Tuesday, August 04, 2009

Teachers at Charter Schools Beginning to Form Unions

The New York Times had an interesting article last week about charter school teachers beginning to unionize.

I find the arguments against unions here extremely weak. You don't want teachers of terrible quality? Then hire competent teachers, and set up (with the teachers' union) a system of evaluating teaching performances so that truly awful teachers lose their jobs. And I just don't see (nor do opponents of the unions explain) how unionization restricts freedom to innovate (one of the supposed benefits of charter schools) or "raise achievement."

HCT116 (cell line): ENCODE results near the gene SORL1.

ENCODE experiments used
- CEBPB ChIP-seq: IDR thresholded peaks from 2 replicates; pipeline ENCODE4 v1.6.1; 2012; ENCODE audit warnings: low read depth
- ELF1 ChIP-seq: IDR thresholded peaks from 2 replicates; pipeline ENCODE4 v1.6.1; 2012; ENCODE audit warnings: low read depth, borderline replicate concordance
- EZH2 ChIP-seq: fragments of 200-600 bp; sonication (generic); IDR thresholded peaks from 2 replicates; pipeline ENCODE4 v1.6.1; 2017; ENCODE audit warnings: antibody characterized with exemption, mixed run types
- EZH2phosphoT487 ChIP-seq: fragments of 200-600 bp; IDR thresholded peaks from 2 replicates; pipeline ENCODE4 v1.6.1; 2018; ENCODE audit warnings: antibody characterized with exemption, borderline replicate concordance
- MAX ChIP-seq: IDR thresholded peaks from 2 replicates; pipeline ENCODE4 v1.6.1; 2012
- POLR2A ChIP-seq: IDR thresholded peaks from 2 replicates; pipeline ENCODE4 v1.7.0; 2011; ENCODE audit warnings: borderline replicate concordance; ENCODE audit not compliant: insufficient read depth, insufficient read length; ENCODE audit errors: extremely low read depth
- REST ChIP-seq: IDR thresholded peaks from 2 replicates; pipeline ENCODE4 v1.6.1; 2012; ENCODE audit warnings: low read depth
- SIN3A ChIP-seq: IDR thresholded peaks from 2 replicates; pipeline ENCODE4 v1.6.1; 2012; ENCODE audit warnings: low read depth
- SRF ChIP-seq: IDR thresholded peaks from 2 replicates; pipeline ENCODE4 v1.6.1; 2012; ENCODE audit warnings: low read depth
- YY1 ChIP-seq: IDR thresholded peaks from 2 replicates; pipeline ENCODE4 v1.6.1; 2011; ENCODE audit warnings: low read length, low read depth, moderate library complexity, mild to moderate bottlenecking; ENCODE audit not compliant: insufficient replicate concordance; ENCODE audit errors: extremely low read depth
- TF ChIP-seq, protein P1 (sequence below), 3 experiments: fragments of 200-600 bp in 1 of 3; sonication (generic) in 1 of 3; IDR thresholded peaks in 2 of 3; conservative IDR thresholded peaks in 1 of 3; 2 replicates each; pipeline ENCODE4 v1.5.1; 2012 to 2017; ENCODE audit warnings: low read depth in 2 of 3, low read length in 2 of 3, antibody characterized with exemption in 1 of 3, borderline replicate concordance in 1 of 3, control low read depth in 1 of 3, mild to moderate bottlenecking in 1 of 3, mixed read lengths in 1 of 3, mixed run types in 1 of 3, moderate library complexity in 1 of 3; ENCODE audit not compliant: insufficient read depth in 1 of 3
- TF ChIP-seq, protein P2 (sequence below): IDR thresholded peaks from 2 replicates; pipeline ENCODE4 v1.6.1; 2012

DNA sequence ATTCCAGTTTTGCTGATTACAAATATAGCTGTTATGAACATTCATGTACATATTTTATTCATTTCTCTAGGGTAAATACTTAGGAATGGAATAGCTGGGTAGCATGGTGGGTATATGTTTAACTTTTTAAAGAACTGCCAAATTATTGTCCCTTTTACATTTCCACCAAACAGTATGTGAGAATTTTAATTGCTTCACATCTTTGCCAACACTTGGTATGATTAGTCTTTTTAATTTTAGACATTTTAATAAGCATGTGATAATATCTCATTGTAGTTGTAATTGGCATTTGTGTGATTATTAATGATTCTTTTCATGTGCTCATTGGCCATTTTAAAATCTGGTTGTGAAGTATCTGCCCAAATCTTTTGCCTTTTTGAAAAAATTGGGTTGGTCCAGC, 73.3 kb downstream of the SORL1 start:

Meanwhile, the benefits seem overwhelmingly important. Not being able to fire teachers at will, regardless of performance (and let's not pretend that some firings are driven by personal conflict or politics)? Fine. Giving charter school teachers better pay, instead of treating them like the adjuncts of primary and secondary education? Great. Reducing turnover rates in schools' faculty? Sounds good. Letting teachers have a little more input in the curriculum? I fail to see how letting the actual pedagogues have a say in the pedagogical experience could be a bad thing.

I hope this is something that can spread across charter schools throughout the country, either through local unions or a national organization. Giving teachers in these schools basic labor rights (like the ability to keep your job and make a decent wage) is a basic right, regardless of the structure of the school. Now, if only adjunct professors could start getting better rights and protection...